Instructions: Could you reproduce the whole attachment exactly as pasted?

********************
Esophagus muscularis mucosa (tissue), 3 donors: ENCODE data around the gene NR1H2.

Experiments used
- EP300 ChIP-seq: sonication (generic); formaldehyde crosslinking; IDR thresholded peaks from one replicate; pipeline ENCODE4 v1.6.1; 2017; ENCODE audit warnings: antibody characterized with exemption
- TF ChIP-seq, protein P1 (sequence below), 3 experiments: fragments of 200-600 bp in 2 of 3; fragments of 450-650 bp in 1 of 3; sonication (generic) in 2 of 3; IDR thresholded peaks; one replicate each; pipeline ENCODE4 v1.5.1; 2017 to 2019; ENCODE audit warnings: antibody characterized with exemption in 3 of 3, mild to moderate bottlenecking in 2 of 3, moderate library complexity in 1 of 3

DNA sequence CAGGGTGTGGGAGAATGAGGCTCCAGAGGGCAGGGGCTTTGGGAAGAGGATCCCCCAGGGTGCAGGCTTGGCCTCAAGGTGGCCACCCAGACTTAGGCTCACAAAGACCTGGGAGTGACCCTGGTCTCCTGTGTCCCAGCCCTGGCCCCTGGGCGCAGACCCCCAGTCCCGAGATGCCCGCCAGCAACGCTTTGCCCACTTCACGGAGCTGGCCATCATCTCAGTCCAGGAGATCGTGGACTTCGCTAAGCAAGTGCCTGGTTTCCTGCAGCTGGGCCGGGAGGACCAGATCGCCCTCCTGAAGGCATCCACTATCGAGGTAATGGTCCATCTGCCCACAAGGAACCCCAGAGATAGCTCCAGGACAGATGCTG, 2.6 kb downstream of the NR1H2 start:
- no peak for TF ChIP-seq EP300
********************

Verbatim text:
Esophagus muscularis mucosa (tissue), 3 donors: ENCODE data around the gene NR1H2.

Experiments used
- EP300 ChIP-seq: sonication (generic); formaldehyde crosslinking; IDR thresholded peaks from one replicate; pipeline ENCODE4 v1.6.1; 2017; ENCODE audit warnings: antibody characterized with exemption
- TF ChIP-seq, protein P1 (sequence below), 3 experiments: fragments of 200-600 bp in 2 of 3; fragments of 450-650 bp in 1 of 3; sonication (generic) in 2 of 3; IDR thresholded peaks; one replicate each; pipeline ENCODE4 v1.5.1; 2017 to 2019; ENCODE audit warnings: antibody characterized with exemption in 3 of 3, mild to moderate bottlenecking in 2 of 3, moderate library complexity in 1 of 3

DNA sequence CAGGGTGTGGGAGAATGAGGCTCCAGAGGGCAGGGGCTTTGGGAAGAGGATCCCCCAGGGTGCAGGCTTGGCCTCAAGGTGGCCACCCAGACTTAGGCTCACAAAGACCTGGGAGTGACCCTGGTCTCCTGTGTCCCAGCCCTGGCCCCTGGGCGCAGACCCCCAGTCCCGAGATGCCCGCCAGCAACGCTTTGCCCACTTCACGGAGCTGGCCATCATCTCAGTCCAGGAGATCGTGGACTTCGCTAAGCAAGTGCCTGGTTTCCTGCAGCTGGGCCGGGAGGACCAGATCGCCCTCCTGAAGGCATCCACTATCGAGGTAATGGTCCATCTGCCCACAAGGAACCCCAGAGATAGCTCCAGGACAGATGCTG, 2.6 kb downstream of the NR1H2 start:
- no peak for TF ChIP-seq EP300